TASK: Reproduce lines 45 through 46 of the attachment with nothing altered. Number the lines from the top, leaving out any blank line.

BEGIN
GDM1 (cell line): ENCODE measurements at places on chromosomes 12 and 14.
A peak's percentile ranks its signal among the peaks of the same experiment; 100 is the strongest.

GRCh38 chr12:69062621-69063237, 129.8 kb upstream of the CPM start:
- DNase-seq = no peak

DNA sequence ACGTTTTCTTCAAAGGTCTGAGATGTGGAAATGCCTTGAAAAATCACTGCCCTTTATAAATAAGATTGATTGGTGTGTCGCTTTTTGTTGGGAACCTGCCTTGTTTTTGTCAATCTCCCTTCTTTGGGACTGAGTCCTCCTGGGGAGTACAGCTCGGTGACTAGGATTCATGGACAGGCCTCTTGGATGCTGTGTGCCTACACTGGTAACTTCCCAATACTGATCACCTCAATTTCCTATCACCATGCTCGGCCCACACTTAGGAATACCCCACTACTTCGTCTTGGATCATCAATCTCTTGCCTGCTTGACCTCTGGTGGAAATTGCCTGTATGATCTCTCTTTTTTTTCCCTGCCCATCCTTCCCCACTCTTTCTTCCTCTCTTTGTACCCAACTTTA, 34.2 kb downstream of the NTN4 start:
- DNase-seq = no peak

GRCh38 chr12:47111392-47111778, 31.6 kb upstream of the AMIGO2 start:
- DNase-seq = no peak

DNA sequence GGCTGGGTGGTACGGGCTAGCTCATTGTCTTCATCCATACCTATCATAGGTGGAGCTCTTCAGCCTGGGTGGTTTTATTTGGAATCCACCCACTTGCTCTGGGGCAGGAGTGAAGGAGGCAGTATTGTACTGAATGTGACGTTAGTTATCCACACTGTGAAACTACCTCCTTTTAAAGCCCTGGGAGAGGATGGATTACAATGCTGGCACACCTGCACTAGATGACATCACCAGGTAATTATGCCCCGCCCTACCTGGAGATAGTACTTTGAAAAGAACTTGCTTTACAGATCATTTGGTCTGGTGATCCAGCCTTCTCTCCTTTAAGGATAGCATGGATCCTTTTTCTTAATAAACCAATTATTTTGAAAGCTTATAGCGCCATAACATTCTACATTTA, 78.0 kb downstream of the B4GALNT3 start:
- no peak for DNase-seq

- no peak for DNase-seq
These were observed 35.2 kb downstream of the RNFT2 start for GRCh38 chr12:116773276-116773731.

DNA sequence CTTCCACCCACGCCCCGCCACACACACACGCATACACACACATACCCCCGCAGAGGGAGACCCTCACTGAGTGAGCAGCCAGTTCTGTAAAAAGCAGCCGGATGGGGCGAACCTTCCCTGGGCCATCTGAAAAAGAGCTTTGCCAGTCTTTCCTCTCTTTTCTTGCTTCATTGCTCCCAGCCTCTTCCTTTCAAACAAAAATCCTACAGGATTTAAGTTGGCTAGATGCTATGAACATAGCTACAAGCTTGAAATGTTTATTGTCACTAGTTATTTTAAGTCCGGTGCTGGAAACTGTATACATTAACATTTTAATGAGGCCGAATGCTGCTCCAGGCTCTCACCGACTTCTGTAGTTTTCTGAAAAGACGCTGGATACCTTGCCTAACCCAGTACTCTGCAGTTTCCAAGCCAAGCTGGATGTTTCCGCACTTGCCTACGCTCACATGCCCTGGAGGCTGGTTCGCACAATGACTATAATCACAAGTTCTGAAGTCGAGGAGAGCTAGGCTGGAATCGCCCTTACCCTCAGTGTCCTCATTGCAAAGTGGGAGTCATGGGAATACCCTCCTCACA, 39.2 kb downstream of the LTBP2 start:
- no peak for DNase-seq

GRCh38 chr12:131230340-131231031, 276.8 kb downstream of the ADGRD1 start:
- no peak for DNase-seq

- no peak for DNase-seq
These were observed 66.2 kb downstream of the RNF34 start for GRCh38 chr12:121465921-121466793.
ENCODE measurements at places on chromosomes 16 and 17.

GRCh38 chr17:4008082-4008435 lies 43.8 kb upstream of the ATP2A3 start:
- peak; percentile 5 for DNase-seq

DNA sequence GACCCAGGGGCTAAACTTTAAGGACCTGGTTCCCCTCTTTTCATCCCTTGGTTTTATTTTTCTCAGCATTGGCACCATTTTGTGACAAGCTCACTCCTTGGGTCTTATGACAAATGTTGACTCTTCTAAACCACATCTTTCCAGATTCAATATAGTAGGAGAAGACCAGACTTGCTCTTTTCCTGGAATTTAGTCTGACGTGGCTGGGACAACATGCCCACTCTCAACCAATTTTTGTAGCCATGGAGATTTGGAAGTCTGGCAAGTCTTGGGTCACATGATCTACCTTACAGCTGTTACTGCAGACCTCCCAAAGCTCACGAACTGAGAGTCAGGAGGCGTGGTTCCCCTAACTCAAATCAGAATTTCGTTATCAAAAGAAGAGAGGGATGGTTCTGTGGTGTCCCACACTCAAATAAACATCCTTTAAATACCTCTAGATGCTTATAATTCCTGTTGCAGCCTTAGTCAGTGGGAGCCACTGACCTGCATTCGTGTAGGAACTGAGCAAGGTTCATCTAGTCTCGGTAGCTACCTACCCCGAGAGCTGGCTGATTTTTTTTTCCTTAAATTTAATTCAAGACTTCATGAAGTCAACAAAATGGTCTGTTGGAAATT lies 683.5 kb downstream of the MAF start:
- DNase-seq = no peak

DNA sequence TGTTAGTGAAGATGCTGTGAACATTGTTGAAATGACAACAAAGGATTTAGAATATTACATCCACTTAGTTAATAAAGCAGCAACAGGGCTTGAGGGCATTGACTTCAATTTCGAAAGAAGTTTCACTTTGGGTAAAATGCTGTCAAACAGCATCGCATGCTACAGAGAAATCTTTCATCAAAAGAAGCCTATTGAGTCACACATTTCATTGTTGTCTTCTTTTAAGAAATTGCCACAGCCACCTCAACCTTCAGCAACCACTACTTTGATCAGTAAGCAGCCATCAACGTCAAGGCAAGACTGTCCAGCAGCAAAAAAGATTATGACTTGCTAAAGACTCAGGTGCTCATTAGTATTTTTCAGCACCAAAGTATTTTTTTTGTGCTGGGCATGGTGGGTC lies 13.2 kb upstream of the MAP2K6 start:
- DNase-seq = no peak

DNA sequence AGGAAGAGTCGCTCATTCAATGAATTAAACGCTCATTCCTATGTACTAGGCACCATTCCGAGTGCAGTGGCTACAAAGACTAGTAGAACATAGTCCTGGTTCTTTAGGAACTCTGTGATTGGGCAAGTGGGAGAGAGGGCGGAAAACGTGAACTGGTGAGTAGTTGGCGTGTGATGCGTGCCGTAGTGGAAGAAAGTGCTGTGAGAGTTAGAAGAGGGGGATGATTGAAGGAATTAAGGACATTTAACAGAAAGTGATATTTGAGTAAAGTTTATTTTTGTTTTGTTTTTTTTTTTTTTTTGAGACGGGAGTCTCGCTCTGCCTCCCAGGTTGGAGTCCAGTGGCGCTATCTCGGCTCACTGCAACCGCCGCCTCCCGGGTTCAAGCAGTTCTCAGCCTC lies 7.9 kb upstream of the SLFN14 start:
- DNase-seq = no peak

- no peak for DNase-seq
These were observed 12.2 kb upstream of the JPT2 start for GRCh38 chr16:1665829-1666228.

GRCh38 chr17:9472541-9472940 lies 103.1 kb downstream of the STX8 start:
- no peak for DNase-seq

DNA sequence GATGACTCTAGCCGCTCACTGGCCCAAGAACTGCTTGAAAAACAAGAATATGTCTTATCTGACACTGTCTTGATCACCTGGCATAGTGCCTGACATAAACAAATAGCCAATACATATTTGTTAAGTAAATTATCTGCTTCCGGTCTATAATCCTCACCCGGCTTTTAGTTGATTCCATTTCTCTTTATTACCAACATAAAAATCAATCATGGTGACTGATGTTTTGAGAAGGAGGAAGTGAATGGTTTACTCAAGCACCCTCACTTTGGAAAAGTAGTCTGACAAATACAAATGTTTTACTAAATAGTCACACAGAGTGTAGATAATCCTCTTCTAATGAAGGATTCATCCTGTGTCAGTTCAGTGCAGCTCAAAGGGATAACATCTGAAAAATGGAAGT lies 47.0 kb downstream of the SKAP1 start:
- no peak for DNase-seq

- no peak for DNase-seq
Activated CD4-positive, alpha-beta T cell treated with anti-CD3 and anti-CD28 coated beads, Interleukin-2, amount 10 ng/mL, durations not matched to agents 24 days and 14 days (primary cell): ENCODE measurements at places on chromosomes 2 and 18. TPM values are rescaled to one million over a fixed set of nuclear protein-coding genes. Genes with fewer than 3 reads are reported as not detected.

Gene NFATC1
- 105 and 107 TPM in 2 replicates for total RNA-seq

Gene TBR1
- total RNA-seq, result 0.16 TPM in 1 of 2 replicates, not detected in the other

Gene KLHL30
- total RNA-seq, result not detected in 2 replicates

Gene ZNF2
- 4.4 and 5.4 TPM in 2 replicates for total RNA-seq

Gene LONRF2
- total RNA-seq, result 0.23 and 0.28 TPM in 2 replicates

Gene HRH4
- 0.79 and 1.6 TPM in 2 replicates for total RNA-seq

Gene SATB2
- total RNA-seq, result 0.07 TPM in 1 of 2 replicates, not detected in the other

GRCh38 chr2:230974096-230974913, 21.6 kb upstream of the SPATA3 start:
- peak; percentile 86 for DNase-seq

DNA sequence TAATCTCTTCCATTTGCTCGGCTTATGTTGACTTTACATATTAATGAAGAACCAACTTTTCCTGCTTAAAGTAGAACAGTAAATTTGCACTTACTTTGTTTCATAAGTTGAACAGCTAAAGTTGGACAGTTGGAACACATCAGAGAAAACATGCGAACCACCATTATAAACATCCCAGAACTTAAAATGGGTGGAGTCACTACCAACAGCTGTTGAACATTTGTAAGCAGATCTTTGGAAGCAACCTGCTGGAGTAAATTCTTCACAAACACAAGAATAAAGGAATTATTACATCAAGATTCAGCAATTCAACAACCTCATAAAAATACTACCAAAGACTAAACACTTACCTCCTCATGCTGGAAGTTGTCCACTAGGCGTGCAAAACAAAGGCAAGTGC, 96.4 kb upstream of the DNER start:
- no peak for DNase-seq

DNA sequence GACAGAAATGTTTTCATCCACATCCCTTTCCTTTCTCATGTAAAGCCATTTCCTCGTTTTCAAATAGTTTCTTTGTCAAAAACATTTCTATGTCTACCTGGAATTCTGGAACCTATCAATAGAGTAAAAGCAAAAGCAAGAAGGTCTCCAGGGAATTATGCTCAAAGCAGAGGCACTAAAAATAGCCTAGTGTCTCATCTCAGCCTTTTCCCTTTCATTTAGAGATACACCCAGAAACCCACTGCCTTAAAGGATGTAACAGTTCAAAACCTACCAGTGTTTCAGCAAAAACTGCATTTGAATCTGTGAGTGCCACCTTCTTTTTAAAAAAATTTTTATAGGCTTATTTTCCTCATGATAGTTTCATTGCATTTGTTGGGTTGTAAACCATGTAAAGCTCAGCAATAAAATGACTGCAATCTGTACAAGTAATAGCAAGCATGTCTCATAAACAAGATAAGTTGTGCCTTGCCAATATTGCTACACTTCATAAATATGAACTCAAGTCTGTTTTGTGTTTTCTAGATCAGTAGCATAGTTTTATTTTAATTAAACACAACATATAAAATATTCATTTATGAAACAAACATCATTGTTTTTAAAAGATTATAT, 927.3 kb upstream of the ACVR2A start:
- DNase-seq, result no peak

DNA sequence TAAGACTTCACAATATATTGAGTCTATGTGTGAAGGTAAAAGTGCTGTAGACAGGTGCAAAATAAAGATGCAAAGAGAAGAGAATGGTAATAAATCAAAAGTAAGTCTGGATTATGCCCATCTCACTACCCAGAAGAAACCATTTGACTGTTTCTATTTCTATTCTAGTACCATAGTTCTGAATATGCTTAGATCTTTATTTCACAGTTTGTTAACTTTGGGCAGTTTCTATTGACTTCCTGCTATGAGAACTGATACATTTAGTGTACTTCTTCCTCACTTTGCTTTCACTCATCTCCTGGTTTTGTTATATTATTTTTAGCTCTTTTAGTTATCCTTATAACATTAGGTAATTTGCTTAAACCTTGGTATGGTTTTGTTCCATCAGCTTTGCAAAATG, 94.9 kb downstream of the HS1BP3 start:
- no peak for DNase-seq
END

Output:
- total RNA-seq, result 0.23 and 0.28 TPM in 2 replicates

Gene HRH4